I had the lease termination letter mentally prepared in my head, and was going to draft it the next day.  I would actually deliver it immediately after I collected some rent on the first of the month.  The letter would probably be met with disbelief, and some hassles from my tenant.  It would not be enjoyable, but necessary.

This tenant has lived in the complex for about 10 years, and has been living in my building since I purchased it.  It is an apartment that has not been remodeled, and commands minimal rent.  Renovating it would be a great way to increase my monthly revenue.

Landlord Tip: Collect as much rent as you can before giving tenants notices to move out.

The letter would have been a simple, one sentence letter.  “You lease is no longer being renewed.  Please remove all of your belongings by 6/30.”

That would give the family 60 days to find a place and move.  She would likely have to pay significantly more to live in the same school district, or be forced to a lesser area.

After another day, prior to me drafting the termination letter, I received this text from my tenant.

The Guilty Plea

“I looked the times when I talked with S and it was an hour unaccounted for. So I talked to A to see if she knows anything and she talked with T and he said it was S.

 So he had to snick out the house that hour. I apologize for him and let me know how much the window cost and I’ll pay for it….he is on punishment and he is barred from the park indefinitely. The only way he will be outside if Big S or I is out there with him. If someone sees him outside unsupervised please call me IMMEDIATELY!!!! If you have any questions please feel free to ask!”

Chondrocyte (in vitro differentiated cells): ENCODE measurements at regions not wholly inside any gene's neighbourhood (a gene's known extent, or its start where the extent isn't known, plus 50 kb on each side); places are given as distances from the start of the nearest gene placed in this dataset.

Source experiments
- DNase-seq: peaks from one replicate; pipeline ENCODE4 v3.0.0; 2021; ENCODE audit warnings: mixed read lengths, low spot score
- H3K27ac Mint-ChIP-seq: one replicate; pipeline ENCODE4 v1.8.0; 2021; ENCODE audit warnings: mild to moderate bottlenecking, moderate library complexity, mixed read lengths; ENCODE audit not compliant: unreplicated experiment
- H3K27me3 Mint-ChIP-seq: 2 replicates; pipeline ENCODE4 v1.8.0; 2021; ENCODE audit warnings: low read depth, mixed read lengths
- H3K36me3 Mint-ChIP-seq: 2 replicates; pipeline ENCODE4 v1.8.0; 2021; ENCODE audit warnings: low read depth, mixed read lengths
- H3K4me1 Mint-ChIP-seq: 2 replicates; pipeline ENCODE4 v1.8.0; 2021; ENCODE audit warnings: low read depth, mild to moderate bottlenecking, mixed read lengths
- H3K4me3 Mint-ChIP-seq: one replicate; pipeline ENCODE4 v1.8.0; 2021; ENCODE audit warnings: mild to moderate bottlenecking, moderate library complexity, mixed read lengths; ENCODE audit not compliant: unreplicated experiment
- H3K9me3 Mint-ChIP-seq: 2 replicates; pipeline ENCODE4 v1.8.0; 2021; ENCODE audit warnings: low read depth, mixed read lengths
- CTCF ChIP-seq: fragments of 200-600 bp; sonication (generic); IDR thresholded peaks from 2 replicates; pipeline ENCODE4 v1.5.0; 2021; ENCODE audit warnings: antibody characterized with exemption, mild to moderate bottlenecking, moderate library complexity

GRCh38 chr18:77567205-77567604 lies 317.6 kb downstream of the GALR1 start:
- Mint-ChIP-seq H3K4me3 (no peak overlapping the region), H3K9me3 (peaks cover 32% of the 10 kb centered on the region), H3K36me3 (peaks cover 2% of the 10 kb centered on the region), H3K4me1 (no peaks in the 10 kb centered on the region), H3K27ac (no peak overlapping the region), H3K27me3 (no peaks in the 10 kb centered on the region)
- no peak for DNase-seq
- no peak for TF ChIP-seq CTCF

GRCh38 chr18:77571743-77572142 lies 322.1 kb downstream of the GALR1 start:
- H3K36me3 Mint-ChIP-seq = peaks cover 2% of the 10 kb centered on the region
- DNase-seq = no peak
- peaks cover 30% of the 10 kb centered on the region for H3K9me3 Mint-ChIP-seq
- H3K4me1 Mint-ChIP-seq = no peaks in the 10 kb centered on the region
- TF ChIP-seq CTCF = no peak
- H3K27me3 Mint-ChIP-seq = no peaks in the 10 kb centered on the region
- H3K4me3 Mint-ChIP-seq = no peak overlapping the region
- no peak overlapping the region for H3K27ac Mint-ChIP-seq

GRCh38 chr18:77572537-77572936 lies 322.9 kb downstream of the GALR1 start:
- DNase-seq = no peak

That should have been the appropriate response to my initial inquiry and would have eliminated the need for a police report.  It did let her off the hook, for now.  If he is a problem in the future, it will be a simple task to terminate the lease.

The entire window will have to be replaced, and if I hired it out would be $500+.  If I called a company to replace just the glass, it would likely be $250+, and they would advise me to replace the entire wood-framed window with a vinyl one, for $500.

I have already told my tenant it would be at least $200, so she will be prepared to pay the bill.  They are always late on the rent, so I am unsure how they will fit this in their budget.  It is not my concern.

Have you ever broken an item in your rental and denied it?  Have you ever suffered deliberate tenant damage?

Should I have handled this differently?  What would you have done?

18 Replies to “Tenant Damage vs. Wear and Tear => Case Study”

  1. I think you handled it well. Good thing she fessed up. How would you have handled this differently had they been in month 6 of a 12-mo lease and not month to month?

    1. Thank you!

      If it was a longer term lease, and the tenant did not admit the violation, I would have gotten the police report and billed the tenant. If she did not pay, I could evict. Or just wait out the lease and deduct from the deposit. Often, you can tell the tenant to leave, and they do.

      In the end, it’s often just better to ride out the lease, than evict. Cheaper and more sure than an eviction.

  2. I think you handled it well. I’m sure the kid denied it and it’s hard for a parent to automatically assume that they’re lying without proof, though there was obviously enough reason and history for this parent to continue to pursue it.

    They probably checked around and figured that they might be on thin ice especially if they were month to month.

    Glad it worked out and I hope they stay on the up and up.

  3. As a lawyer, I find these kinds of disputes very interesting. So you plan to make the mother of the child who threw the brick pay? Couldn’t tell at the end if you were making her pay or the tenant of the home with the broken window.

    1. Thank you for the comment!

      I will absolutely make the mother of the kid who threw the rock pay. I have already told her it would be over $200. I still need to measure the window to see the cost.

  4. As you’ve noted, the glass is definitely the responsibility of the parent. The vinyl upgrade portion of the window would be solely for the sake of the landlord, since it has nothing to do with the broken glass. Some landlords gouge tenants at every chance they get to “make up” for wrongs other tenants have done (or wear & tear).